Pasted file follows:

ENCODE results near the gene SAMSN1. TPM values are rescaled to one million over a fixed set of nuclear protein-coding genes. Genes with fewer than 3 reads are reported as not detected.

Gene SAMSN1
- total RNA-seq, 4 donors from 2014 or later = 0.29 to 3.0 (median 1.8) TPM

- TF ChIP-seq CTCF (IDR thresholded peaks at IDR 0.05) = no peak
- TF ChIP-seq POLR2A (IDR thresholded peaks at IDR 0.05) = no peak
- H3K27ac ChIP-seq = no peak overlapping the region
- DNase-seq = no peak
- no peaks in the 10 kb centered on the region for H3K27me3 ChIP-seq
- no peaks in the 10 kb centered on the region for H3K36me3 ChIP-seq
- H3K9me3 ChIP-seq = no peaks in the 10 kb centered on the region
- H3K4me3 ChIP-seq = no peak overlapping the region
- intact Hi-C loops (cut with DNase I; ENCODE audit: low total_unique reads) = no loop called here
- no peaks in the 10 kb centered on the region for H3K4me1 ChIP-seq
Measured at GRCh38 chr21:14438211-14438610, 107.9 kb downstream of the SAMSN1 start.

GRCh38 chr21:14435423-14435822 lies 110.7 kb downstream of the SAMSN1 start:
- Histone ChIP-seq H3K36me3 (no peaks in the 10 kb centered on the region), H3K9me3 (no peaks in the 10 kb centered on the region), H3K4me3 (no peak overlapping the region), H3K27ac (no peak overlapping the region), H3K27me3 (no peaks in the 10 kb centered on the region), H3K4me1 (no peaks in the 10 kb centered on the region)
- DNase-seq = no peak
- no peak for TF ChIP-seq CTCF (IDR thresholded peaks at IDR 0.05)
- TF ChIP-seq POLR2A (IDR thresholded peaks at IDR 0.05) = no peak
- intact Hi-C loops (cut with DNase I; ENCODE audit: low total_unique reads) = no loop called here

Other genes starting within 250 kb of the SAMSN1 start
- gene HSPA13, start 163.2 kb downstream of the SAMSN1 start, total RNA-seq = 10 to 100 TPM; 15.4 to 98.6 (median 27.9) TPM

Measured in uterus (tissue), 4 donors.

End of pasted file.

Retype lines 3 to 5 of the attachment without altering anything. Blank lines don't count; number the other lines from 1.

- total RNA-seq, 4 donors from 2014 or later = 0.29 to 3.0 (median 1.8) TPM

- TF ChIP-seq CTCF (IDR thresholded peaks at IDR 0.05) = no peak
- TF ChIP-seq POLR2A (IDR thresholded peaks at IDR 0.05) = no peak